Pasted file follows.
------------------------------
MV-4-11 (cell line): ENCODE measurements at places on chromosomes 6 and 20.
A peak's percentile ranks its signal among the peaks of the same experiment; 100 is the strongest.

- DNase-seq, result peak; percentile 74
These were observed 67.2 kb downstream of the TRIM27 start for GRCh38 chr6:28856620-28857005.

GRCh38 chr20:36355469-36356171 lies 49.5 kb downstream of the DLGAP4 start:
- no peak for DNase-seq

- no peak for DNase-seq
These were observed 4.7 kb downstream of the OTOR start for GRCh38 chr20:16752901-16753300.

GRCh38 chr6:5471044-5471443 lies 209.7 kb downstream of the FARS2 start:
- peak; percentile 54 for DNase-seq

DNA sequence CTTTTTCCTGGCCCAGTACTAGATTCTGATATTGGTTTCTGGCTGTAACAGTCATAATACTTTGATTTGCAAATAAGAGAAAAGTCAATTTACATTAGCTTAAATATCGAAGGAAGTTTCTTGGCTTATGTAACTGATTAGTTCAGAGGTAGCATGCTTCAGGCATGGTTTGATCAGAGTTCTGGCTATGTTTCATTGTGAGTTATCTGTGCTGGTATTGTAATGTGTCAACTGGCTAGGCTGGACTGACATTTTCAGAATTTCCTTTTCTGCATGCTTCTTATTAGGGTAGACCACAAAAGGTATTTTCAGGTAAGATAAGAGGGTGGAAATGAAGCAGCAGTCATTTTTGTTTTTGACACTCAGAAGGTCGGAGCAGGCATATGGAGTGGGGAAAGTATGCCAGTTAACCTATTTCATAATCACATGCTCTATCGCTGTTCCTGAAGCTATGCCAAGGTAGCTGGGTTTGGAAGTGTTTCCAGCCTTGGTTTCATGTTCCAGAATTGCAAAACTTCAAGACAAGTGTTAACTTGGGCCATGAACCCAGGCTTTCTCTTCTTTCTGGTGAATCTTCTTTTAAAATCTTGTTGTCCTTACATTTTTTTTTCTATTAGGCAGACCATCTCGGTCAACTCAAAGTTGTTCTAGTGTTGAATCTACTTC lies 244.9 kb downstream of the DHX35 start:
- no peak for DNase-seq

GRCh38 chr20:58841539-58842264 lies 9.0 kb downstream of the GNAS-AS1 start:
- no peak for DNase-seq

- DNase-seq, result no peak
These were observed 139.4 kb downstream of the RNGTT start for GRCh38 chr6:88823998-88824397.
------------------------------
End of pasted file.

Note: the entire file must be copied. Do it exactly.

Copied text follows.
MV-4-11 (cell line): ENCODE measurements at places on chromosomes 6 and 20.
A peak's percentile ranks its signal among the peaks of the same experiment; 100 is the strongest.

- DNase-seq, result peak; percentile 74
These were observed 67.2 kb downstream of the TRIM27 start for GRCh38 chr6:28856620-28857005.

GRCh38 chr20:36355469-36356171 lies 49.5 kb downstream of the DLGAP4 start:
- no peak for DNase-seq

- no peak for DNase-seq
These were observed 4.7 kb downstream of the OTOR start for GRCh38 chr20:16752901-16753300.

GRCh38 chr6:5471044-5471443 lies 209.7 kb downstream of the FARS2 start:
- peak; percentile 54 for DNase-seq

DNA sequence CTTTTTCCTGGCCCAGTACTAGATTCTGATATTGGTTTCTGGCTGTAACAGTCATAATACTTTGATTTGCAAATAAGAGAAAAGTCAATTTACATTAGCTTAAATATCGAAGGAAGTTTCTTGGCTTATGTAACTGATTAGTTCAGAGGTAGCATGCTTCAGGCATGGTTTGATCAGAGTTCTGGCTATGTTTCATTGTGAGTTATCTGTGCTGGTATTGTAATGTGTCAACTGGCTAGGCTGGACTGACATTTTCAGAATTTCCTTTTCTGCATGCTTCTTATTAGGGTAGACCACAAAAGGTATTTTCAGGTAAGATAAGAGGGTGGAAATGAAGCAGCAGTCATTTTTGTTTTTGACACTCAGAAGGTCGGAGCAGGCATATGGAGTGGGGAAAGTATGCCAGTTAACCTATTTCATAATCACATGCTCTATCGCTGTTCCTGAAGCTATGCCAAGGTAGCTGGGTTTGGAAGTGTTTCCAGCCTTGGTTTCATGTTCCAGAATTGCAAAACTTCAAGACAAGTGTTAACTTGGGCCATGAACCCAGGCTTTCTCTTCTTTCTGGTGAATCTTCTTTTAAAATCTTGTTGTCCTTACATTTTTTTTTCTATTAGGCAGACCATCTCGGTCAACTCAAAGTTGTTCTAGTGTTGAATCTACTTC lies 244.9 kb downstream of the DHX35 start:
- no peak for DNase-seq

GRCh38 chr20:58841539-58842264 lies 9.0 kb downstream of the GNAS-AS1 start:
- no peak for DNase-seq

- DNase-seq, result no peak
These were observed 139.4 kb downstream of the RNGTT start for GRCh38 chr6:88823998-88824397.